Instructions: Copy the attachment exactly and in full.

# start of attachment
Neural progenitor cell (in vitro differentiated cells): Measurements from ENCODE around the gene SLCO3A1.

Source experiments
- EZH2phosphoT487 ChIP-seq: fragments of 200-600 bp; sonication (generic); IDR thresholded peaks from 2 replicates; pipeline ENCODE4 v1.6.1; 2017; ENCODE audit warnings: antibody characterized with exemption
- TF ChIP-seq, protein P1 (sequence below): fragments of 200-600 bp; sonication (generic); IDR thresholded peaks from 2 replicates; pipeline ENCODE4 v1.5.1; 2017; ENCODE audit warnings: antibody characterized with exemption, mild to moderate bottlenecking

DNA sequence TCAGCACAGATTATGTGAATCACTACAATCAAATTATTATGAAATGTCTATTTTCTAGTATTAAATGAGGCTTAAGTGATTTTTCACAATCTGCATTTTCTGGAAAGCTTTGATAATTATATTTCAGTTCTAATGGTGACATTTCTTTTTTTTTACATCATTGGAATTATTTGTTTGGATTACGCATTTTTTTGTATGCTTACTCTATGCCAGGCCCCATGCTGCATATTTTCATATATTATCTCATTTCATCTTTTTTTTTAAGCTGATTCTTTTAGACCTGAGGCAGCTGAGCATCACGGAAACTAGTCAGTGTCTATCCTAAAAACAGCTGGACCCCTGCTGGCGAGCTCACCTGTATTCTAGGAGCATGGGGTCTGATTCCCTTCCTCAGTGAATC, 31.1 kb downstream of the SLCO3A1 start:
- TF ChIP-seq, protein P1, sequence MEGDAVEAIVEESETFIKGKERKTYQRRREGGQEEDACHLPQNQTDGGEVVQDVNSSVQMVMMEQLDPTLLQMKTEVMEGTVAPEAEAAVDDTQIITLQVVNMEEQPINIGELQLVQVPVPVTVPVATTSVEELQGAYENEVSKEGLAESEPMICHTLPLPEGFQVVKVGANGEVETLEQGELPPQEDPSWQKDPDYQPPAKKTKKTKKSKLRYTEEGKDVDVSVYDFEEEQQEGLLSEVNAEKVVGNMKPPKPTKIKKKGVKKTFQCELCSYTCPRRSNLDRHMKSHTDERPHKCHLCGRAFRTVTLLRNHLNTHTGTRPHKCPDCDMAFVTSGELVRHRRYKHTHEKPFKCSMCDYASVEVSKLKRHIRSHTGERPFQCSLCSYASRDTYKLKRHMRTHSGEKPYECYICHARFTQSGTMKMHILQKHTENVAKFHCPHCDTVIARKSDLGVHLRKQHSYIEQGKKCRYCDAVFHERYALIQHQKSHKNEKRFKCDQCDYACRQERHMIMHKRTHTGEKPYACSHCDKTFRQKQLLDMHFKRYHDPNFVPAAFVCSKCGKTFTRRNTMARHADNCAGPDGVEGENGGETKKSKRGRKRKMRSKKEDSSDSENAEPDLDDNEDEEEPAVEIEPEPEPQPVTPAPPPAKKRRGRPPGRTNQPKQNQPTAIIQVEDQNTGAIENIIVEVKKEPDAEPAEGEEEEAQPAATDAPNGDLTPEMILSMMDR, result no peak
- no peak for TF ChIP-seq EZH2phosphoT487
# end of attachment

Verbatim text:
Neural progenitor cell (in vitro differentiated cells): Measurements from ENCODE around the gene SLCO3A1.

Source experiments
- EZH2phosphoT487 ChIP-seq: fragments of 200-600 bp; sonication (generic); IDR thresholded peaks from 2 replicates; pipeline ENCODE4 v1.6.1; 2017; ENCODE audit warnings: antibody characterized with exemption
- TF ChIP-seq, protein P1 (sequence below): fragments of 200-600 bp; sonication (generic); IDR thresholded peaks from 2 replicates; pipeline ENCODE4 v1.5.1; 2017; ENCODE audit warnings: antibody characterized with exemption, mild to moderate bottlenecking

DNA sequence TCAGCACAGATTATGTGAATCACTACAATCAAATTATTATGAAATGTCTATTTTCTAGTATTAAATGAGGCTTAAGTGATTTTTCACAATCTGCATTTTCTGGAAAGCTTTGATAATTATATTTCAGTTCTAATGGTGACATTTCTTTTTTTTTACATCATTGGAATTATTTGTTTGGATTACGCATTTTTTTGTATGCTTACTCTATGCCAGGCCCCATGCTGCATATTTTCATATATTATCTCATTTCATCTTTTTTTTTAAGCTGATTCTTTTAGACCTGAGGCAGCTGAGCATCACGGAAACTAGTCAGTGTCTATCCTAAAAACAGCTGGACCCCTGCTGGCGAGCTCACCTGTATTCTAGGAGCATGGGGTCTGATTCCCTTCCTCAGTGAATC, 31.1 kb downstream of the SLCO3A1 start:
- TF ChIP-seq, protein P1, sequence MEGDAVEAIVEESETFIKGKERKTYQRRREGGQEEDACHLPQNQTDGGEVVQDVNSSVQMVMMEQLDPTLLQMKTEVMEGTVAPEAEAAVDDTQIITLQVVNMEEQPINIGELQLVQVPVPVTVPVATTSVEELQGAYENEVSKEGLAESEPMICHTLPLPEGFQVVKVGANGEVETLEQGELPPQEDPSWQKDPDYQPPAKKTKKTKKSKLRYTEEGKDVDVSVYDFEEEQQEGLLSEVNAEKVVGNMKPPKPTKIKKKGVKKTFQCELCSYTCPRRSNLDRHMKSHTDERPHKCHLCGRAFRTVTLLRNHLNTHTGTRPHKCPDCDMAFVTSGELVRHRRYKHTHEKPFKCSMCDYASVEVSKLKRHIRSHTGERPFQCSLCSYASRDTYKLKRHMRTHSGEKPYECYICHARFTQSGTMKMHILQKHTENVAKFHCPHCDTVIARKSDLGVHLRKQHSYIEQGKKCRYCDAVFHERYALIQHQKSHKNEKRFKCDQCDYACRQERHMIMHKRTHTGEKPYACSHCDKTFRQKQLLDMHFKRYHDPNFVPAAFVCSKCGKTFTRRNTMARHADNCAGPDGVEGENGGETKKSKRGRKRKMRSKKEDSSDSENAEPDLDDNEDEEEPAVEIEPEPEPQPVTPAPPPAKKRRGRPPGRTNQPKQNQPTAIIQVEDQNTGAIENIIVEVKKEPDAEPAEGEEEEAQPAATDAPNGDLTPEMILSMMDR, result no peak
- no peak for TF ChIP-seq EZH2phosphoT487